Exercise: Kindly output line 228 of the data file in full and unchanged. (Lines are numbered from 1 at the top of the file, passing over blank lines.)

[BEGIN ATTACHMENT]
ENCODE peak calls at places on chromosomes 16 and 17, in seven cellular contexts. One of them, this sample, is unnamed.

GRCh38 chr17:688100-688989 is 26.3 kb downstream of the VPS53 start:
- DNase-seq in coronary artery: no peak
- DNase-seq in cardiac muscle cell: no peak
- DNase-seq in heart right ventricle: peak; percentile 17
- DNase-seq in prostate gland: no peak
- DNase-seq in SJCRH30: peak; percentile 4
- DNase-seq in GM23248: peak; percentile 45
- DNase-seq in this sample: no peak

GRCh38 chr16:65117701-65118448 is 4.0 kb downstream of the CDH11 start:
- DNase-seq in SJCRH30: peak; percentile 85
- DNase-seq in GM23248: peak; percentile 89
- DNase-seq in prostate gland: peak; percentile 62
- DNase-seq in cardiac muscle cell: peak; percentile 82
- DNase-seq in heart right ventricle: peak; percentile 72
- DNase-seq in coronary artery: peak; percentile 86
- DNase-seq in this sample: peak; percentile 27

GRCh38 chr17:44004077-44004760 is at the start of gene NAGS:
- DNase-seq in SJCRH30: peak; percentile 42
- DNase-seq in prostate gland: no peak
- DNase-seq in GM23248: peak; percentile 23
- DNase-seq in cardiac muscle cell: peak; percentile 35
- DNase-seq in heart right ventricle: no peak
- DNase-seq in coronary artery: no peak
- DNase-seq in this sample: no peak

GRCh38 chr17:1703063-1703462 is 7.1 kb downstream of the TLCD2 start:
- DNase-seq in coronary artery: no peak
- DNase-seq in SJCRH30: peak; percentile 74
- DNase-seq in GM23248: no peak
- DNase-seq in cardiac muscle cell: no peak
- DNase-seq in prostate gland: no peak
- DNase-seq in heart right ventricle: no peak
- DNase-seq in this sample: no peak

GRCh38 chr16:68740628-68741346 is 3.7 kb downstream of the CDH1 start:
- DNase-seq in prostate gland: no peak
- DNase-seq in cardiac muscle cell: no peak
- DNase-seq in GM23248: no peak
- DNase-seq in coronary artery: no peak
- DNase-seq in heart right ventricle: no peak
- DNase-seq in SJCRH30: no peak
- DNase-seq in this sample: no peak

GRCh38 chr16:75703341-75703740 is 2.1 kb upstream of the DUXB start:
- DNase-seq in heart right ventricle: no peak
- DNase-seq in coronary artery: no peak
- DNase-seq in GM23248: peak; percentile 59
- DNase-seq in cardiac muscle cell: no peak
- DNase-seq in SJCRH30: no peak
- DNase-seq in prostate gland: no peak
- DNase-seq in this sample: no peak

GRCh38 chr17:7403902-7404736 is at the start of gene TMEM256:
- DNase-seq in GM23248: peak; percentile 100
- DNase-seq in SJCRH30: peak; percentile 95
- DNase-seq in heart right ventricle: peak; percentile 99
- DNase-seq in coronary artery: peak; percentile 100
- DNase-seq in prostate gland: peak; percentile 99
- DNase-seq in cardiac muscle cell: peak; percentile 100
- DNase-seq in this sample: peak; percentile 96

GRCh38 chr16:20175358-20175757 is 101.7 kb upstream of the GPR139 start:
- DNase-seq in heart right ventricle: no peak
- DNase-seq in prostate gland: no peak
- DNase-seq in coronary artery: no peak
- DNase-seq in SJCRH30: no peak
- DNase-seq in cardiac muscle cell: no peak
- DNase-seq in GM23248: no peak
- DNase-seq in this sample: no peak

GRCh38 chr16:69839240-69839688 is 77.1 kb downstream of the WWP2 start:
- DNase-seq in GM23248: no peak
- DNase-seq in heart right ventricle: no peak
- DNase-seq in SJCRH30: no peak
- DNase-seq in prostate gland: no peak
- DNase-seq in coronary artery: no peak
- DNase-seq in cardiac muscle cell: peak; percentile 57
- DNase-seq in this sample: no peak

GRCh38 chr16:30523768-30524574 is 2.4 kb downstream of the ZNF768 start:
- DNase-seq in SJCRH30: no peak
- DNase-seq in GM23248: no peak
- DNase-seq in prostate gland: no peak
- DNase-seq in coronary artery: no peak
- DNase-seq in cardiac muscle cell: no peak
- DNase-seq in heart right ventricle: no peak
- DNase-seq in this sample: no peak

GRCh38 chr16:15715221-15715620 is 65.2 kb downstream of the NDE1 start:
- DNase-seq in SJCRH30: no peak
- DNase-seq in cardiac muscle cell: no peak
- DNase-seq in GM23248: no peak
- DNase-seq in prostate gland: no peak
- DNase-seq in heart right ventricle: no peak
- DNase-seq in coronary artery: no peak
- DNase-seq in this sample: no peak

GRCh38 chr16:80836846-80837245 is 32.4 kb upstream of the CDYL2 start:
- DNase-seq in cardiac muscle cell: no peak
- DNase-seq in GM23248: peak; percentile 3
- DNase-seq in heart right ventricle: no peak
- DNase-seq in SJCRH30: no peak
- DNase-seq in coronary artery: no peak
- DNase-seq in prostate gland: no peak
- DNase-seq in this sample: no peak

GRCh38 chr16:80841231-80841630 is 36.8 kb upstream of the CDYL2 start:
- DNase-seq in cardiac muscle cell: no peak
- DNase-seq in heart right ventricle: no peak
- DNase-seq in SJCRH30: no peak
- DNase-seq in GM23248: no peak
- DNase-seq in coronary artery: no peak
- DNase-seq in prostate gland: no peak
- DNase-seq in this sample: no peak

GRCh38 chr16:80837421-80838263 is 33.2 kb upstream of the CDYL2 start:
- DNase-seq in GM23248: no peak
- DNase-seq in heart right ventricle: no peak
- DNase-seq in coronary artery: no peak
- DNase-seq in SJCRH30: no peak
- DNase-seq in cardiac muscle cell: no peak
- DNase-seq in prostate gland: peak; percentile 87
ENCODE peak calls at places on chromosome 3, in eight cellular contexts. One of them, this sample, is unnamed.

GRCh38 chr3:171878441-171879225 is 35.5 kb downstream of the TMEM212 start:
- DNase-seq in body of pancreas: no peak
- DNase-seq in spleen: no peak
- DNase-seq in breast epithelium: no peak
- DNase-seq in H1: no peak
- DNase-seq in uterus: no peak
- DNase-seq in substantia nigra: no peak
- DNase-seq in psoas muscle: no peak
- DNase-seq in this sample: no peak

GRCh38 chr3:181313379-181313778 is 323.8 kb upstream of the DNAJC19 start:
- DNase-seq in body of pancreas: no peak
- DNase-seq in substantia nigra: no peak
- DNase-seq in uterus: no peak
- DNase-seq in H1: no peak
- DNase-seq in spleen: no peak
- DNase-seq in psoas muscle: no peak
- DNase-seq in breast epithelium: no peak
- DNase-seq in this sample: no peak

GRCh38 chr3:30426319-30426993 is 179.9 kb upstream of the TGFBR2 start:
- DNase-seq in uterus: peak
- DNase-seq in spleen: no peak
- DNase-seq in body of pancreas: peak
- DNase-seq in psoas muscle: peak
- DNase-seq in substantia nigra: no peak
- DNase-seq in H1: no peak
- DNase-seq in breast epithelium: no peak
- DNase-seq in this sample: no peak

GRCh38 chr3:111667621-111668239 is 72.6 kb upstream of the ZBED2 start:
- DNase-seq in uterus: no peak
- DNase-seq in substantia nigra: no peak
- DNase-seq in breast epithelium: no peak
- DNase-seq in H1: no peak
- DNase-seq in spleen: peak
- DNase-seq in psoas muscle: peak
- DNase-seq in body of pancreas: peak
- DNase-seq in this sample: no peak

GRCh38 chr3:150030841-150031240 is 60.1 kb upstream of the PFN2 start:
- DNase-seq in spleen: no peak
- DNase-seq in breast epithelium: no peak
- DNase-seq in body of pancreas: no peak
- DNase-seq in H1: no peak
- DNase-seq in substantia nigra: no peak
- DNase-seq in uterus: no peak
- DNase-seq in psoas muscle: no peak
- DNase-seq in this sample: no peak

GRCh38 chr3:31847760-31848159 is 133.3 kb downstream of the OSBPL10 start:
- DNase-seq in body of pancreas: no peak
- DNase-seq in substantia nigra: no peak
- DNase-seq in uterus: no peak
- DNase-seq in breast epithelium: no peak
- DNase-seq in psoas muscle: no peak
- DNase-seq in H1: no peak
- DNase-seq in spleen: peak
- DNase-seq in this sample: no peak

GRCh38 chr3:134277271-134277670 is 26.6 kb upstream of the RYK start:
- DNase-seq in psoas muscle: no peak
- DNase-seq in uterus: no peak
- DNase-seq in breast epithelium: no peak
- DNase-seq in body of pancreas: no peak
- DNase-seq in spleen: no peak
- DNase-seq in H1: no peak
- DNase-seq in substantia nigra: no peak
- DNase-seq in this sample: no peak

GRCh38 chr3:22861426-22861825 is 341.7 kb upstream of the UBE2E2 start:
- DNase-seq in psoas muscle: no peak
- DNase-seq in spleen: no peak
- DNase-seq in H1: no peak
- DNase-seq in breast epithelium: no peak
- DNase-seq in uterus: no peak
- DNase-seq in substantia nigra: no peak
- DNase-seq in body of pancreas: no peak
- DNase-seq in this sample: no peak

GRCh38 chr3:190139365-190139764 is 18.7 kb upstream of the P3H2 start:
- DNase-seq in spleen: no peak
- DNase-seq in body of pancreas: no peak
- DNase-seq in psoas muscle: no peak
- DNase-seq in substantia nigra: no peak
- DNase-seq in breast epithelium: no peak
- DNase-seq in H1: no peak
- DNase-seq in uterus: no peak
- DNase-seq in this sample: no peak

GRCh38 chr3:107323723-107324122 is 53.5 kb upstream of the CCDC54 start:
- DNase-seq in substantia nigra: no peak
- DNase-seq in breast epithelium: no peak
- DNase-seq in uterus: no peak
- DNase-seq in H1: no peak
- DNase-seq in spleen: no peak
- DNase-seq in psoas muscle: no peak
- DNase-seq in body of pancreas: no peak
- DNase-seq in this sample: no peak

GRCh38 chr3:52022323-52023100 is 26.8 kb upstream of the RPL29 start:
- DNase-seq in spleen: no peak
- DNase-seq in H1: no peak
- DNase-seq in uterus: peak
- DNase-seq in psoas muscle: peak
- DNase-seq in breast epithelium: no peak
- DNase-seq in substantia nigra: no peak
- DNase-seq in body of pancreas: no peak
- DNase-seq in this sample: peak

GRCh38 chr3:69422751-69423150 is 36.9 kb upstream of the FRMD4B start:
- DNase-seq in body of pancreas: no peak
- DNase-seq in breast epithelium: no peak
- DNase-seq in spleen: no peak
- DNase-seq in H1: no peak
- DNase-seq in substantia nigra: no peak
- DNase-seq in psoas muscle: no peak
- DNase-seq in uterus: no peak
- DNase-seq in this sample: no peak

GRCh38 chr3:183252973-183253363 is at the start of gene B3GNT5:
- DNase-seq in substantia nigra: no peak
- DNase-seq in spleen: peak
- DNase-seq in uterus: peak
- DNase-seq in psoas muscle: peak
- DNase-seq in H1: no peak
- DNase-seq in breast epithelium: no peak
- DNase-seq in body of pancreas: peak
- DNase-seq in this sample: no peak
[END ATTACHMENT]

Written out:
- DNase-seq in breast epithelium: no peak